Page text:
Folk Gardens in Griffith Park and Remembrances of the Captain

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First published in Griffith Park Reporter/Winter 2014-15

BURNED
Folk gardens in Griffith Park were established by three separate men in the 1940s. Captain’s Roost is the oldest, followed by Dante’s View and then Amir’s Garden. Building these tranquil gardens became their passion.

I first met the “Captain,” who ruled his “Roost” on the west-facing slope of Mt. Hollywood, in 1946. He seemed ancient, but perhaps this is because I was a mere child. Captain’s Roost became a lush garden, but the fierce fire in May 2007 turned it into a barren, semi-inhospitable place, much as I remember it when I first hiked the area over sixty years ago.

The Captain was a shirtless, grumpy man in shorts, who wore a captain-type cap. He had leathery skin which had tanned to a golden brown. He did not talk much. He wanted to be left alone to work this sparse plot of land. Perhaps he once was an official captain. As a child, I didn’t care. I just wanted to walk up the gigantic hill th­at led to his outpost and sit on the tiny, wooden bench he had handcrafted or the dirt seat he had carved into the hillside.

My family, (Mom, Dad, my sister Joan and I) would approach his garden from the Bird Sanctuary. He never greeted us. Mom always said hello; his response was an indifferent grunt. We were often the only ones at his Roost, but occasionally a few other hikers stopped by on their way to the summit of Mt. Hollywood.

The Captain noticed I was extremely skinny, which was of grave concern to my mom. He witnessed me turn down the sandwiches she packed, and he begged me to eat. One day he suggested to Mom I might be tubular. The following morning I was rushed to get a chest X-ray which proved negative. The next time we visited the Roost, Mom made a special effort to let the Captain know I was in perfect health.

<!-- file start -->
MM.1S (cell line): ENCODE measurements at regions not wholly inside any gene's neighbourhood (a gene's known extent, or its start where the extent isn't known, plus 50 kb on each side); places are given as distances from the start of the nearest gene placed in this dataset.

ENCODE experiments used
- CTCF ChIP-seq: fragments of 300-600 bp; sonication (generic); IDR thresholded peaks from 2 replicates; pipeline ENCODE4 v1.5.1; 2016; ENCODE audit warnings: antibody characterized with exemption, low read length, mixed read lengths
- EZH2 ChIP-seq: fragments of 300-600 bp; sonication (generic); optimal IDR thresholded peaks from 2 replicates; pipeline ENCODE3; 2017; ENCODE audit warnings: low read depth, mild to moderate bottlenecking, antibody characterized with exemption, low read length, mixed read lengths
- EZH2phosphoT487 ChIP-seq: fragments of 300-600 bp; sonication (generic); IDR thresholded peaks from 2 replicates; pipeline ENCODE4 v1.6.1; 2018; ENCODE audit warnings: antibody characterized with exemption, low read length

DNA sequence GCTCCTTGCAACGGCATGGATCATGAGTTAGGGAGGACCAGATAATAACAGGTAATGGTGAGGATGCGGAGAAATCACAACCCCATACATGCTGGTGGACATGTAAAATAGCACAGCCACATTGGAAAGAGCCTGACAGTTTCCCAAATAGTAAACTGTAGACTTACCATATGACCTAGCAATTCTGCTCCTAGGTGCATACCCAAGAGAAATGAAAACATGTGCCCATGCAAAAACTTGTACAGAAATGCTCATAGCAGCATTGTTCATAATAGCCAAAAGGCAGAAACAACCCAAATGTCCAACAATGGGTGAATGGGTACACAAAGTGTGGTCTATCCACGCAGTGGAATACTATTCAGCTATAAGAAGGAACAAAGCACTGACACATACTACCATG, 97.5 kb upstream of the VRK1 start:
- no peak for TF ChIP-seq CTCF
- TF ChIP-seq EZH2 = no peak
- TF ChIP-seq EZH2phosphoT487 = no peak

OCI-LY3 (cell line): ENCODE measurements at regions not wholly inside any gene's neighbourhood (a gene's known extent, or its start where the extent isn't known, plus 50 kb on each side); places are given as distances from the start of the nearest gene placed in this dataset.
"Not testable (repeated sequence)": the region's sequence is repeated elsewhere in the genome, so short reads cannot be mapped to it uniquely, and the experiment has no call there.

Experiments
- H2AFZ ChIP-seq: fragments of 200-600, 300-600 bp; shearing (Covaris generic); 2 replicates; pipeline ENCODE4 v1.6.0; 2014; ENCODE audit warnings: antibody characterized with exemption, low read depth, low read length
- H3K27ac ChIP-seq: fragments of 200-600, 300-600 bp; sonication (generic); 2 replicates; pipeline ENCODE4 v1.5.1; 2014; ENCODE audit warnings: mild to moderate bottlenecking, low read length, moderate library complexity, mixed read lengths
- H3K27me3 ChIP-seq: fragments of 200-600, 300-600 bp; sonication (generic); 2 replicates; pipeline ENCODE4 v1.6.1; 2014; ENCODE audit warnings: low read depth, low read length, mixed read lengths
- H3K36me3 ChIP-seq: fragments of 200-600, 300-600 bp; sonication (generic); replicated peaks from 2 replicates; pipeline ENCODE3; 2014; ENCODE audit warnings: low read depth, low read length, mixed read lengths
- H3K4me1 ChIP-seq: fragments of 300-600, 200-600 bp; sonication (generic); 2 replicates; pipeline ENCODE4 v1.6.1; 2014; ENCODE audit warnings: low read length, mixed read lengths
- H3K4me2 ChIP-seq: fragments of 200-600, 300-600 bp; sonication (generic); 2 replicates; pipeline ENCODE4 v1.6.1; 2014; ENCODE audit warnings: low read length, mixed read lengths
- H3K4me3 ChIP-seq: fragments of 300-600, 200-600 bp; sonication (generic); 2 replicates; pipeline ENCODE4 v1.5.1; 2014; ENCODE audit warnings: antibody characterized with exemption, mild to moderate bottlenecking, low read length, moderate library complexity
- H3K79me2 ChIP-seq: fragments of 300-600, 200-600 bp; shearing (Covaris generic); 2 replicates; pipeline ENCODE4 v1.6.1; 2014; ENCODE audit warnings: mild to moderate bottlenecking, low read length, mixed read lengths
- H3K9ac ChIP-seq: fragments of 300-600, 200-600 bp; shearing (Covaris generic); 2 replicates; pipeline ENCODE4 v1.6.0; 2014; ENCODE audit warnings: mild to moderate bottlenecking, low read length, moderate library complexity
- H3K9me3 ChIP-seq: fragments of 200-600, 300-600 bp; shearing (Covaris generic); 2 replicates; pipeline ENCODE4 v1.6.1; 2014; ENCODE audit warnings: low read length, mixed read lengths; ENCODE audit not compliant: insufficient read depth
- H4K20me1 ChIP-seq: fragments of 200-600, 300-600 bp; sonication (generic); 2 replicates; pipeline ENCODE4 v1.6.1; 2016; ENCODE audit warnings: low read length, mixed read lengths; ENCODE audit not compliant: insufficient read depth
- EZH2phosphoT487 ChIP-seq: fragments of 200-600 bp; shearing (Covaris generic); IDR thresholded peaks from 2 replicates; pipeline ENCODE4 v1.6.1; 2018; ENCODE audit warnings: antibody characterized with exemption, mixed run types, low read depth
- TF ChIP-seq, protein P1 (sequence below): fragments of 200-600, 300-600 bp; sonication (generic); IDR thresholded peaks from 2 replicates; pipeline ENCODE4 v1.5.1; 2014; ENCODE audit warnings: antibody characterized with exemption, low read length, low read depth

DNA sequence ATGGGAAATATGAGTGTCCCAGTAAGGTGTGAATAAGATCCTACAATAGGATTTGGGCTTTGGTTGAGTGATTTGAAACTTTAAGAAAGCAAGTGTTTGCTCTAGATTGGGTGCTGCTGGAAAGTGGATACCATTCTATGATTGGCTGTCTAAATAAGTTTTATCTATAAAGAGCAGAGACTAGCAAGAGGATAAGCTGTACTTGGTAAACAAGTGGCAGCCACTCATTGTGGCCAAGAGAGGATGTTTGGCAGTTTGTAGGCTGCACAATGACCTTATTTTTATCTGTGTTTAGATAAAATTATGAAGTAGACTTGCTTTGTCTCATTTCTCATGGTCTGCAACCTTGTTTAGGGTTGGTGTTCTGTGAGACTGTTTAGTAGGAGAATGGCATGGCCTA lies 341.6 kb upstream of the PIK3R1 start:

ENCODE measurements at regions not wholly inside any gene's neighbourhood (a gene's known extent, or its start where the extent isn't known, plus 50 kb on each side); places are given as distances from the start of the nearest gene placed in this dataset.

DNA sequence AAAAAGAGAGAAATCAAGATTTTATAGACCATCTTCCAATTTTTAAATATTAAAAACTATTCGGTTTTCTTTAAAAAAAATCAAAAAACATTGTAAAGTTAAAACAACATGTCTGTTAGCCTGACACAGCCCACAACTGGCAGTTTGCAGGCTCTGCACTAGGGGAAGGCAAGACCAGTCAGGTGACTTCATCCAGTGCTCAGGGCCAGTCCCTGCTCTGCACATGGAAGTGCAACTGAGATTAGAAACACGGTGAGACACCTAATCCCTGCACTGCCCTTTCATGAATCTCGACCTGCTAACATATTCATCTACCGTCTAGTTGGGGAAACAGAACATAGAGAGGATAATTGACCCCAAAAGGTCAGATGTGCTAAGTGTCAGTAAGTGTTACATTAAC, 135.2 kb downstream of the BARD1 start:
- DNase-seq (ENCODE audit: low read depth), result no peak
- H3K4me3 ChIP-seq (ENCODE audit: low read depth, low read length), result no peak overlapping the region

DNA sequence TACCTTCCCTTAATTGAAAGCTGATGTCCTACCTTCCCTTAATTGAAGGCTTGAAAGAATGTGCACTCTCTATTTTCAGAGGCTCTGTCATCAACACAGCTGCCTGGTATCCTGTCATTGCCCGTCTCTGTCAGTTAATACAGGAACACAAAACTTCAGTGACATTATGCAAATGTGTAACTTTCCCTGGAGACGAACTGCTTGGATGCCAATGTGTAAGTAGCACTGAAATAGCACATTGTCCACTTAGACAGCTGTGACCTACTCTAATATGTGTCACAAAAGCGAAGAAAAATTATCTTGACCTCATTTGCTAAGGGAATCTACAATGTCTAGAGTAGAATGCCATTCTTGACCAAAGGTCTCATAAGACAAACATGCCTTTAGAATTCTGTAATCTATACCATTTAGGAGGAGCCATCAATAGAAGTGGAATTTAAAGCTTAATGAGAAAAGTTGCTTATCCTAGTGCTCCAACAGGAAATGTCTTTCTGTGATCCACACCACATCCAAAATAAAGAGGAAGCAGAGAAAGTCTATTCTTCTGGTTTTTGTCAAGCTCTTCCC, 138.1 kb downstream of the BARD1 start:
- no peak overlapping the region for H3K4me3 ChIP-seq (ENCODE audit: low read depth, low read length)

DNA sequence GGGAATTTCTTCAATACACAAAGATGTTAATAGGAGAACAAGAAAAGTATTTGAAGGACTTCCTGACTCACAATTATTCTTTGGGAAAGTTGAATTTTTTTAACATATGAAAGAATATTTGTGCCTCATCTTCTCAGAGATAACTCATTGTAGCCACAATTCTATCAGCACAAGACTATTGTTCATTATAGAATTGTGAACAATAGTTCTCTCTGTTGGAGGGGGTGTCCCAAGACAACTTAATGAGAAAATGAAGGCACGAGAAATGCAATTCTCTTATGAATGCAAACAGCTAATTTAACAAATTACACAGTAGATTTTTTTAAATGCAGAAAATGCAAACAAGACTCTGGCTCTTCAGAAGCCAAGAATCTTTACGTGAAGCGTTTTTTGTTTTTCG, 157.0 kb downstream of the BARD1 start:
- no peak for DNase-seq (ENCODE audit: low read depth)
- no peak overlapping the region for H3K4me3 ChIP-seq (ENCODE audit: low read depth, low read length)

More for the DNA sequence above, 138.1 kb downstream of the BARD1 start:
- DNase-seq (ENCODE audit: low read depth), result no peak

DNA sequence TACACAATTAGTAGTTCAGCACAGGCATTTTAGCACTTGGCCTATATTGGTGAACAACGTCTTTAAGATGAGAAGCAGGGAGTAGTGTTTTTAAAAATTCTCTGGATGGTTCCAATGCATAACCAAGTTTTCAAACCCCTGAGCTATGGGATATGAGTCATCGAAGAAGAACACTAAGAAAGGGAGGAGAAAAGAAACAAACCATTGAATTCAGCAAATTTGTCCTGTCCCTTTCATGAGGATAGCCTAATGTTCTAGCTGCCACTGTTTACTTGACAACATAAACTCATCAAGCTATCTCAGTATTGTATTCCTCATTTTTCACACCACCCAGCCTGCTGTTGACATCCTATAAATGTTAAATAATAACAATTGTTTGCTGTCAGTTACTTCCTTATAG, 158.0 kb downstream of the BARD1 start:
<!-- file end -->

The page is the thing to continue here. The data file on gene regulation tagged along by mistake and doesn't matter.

I returned to the spot several years later while I attended college. The Captain was gone, but the area had blossomed with plants. A real bench was in place. It had become a gathering place for middle-aged and elderly Europeans. Some were German-Jewish refugees. They were friendly and I enjoyed being among them.

One woman, Rae Pivnik, later became semi-famous as the next caretaker of Captain’s Roost. Mrs. Pivnik was once featured on a TV newscast. The gist was to document how this woman, over 80 years old, came to the Roost every day to take care of it. I never saw her do any gardening, instead she supervised others. She sat on a bench, bundled in a coat, and wore a small hat as she gave her orders. The true caretaker of Captain’s Roost was Dante Orgolini, a man decades younger than Mrs. Pivnik. He did most of the planting and weeding.

The older Mrs. Pivnik got, the crankier she became. She was very territorial and often snapped at hikers. Mrs. Pivnik did not faze my mother, who often visited Captain’s Roost during the week. One day Mom and Mrs. Pivnik sat on the bench while Dante feverishly worked. Mrs. Pivnik was in a particularly nasty mood. She constantly berated and criticized Dante. He finally stood up, threw his trowel down on the ground and said, “Okay, you can have this place for yourself. You will not see me again.” Then he left.

That is how Dante’s View was started. Dante went to the other side of the hilly slope and created a spot which was his labor of love. He raised the American flag at the entrance, as a signal he was in his garden. He made it very clear everyone was welcome, possibly as an antidote to the unpleasantness that had developed at Captain’s Roost.

Dedicated caretakers have carried on tending these folk gardens. Friends of Griffith Park boardmember Felix Martinez took care of Captain’s Roost several years prior to the 2007 fire. After the near total denuding from the fire, Department of Recreation and Parks made a failed attempt three years ago to reestablish Captain’s Roost. The area remains sadly barren and unattractive, with virtually no shade, and no water fountain. Exposed PVC water lines litter the area leading to the downhill ridge in glaring incongruity with the natural surroundings. Non-native areas such as these folk gardens are hard pressed to recover from fire, compared to native habitat. FoGP hopes to work with Rec and Parks at Captain’s Roost in the near future with a goal to plant the area with climate-tolerant native flora.

~ Author Carol Brusha is a long time park user and strong environmental advocate. She is also a Friends of Griffith Park board member.

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  1. I was just at the Captain’s Roost once again this morning and it is slowly recovering, though it’s nothing like the wonderful lush oasis before the fire. My adult kids and I still have fond memories of many hikes up to the Captain’s Roost when they were growing up. It was a favorite place, full of wonder and mystery. For many years we had no idea about the stories of the people who had created those places. Thank you for sharing this information about what I consider to be some of the most wonderful places in this city.

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